- The Washington Times - Thursday, September 21, 2006

WASHINGTON (AP) — The White House and rebellious Senate Republicans announced agreement today on rules for the interrogation and trial of suspects in the war on terror. President Bush urged Congress to put it into law before adjourning for the midterm elections.

“I’m pleased to say that this agreement preserves the single most potent tool we have in protecting America and foiling terrorist attacks,” the president said, shortly after administration officials and key lawmakers announced agreement following a week of high-profile intraparty disagreement.

Sen. John McCain of Arizona, one of three GOP lawmakers who told Bush he couldn’t have the legislation the way he initially asked for it, said, “The agreement that we’ve entered into gives the president the tools he needs to continue to fight the war on terror and bring these evil people to justice.”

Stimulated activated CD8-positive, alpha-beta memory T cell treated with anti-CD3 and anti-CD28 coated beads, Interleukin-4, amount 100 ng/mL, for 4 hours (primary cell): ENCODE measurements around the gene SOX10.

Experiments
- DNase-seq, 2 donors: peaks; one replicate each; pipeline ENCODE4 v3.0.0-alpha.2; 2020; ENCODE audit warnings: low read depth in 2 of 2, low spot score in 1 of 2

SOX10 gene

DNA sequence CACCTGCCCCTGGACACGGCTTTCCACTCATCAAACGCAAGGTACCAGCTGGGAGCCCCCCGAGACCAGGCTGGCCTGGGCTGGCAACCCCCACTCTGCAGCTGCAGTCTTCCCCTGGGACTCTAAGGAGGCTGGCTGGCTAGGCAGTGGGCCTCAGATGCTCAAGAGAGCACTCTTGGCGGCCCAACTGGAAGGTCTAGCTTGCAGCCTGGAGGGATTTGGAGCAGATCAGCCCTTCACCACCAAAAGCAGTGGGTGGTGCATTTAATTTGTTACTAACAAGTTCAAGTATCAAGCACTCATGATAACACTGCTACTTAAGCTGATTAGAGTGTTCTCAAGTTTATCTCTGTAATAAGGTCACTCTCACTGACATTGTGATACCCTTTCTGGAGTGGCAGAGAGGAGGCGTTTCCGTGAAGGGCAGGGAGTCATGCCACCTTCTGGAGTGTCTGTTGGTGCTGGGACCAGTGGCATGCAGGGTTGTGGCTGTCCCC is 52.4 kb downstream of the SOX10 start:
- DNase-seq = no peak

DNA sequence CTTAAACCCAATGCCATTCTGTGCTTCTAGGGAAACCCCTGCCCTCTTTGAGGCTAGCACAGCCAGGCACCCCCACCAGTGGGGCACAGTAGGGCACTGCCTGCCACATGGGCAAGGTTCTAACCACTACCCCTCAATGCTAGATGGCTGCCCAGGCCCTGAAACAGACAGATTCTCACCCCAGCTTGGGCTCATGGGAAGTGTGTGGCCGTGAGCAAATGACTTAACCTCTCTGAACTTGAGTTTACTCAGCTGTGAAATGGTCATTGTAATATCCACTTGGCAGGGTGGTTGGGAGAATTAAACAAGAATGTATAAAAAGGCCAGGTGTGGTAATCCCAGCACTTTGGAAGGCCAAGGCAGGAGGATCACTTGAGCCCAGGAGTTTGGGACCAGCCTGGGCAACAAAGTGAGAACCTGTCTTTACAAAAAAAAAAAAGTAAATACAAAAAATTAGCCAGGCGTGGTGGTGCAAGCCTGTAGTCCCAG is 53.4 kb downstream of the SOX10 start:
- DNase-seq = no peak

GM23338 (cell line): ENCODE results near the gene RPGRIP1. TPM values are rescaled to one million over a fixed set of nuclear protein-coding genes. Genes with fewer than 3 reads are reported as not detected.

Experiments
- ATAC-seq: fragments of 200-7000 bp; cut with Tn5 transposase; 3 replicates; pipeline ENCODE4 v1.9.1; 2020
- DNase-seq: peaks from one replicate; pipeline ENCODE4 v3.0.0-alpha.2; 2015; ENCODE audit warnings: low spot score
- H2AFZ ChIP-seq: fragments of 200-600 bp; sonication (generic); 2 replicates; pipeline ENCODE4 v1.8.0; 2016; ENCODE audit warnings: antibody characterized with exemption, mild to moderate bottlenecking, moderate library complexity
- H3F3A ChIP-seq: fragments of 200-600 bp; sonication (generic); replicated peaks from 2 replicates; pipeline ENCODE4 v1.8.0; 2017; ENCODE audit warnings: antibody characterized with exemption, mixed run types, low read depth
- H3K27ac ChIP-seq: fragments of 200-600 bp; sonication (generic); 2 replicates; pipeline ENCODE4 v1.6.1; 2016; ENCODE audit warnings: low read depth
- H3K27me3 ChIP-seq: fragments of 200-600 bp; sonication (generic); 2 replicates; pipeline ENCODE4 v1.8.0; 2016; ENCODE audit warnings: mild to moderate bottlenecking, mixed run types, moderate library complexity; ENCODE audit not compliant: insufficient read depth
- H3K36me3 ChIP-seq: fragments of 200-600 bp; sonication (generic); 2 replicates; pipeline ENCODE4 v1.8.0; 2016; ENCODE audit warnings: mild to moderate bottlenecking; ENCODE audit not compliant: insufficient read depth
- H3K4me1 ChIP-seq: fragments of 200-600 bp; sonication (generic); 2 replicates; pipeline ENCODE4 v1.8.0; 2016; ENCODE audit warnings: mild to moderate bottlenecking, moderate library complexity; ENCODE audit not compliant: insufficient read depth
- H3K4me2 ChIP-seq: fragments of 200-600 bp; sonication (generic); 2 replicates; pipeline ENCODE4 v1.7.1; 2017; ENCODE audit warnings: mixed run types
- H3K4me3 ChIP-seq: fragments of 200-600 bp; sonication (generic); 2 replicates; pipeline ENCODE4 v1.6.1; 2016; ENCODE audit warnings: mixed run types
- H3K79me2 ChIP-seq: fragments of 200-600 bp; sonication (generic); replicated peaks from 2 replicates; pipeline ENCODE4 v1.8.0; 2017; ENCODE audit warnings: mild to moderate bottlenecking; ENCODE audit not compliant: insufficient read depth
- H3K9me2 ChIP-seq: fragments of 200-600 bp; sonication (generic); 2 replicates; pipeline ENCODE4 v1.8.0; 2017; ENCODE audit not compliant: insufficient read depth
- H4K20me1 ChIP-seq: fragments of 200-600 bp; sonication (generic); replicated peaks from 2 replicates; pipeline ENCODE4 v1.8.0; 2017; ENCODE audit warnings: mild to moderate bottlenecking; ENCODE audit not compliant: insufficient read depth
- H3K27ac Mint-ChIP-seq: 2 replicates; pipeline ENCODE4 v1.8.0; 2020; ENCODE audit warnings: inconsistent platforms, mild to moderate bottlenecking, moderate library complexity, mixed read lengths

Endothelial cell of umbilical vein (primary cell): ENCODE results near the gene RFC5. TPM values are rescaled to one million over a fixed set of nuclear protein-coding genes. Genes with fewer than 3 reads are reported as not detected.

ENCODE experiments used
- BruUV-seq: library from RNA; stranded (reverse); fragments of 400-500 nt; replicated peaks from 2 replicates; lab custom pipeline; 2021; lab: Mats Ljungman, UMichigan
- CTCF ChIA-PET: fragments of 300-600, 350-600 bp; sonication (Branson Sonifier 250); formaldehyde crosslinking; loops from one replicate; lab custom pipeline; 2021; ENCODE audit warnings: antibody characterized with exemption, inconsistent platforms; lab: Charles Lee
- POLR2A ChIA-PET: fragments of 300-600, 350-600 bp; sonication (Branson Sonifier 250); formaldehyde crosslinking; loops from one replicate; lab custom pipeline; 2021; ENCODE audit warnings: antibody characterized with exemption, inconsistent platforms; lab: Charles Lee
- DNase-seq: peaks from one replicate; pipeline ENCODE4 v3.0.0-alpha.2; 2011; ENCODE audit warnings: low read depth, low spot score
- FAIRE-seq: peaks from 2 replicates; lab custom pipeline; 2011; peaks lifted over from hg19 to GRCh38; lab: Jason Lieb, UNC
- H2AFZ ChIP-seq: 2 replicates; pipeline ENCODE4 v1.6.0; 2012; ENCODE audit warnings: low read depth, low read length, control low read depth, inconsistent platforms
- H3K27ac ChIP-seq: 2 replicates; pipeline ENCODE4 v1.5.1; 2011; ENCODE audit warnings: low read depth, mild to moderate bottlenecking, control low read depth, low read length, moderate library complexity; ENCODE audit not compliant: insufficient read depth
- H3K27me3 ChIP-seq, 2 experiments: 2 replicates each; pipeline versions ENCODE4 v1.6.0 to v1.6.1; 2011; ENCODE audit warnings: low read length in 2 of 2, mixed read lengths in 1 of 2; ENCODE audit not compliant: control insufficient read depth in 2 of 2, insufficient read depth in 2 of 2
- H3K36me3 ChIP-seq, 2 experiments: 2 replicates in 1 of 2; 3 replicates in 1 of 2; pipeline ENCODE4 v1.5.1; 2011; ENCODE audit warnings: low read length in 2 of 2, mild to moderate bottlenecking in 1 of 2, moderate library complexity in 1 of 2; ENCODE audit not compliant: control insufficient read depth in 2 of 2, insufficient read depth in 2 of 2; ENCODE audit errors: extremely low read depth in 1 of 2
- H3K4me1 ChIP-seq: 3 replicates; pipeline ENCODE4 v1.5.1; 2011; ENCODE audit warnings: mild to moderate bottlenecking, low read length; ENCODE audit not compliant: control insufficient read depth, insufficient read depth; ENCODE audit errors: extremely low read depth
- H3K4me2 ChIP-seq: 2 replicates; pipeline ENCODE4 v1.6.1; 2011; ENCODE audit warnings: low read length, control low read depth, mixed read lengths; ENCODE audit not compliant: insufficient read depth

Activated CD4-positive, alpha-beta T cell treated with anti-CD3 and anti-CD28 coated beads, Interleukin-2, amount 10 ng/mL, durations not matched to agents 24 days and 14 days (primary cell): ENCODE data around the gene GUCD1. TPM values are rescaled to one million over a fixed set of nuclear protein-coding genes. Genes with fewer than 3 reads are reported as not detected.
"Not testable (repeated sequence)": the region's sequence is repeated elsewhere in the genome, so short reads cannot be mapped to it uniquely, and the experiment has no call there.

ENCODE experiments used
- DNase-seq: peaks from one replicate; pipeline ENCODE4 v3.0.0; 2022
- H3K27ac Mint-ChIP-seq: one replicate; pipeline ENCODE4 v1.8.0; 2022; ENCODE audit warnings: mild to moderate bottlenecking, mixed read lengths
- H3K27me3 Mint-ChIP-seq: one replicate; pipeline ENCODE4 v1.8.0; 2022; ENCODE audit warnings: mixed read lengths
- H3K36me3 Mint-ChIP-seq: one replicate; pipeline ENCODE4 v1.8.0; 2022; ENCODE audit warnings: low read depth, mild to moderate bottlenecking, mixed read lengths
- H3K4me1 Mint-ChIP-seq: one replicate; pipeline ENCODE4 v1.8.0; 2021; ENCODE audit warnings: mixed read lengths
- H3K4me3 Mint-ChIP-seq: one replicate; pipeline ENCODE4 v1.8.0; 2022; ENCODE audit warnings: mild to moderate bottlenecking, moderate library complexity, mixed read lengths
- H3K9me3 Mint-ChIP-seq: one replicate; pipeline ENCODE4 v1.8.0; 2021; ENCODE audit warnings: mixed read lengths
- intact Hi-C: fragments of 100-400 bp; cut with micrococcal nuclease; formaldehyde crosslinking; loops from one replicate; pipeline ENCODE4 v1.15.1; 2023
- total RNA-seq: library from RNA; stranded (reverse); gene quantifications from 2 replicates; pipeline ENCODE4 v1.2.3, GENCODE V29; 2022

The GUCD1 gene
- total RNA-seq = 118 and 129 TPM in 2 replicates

“There’s no doubt that the integrity and letter and spirit of the Geneva Conventions have been preserved,” Mr. McCain said, referring to international agreements that cover the treatment of prisoners in wartime.

Details of the agreement were sketchy.

The central sticking point had involved a demand from Mr. McCain, Sen. John Warner of Virginia and Sen. Lindsey Graham of South Carolina for a provision making it clear that torture of suspects would be barred.

One official said that under the agreement, the administration agreed to drop language that would have stated an existing ban on cruel, inhuman or degrading treatment was enough to meet Geneva Convention obligations.

Convention standards are much broader and include a prohibition on “outrages” against “personal dignity.”

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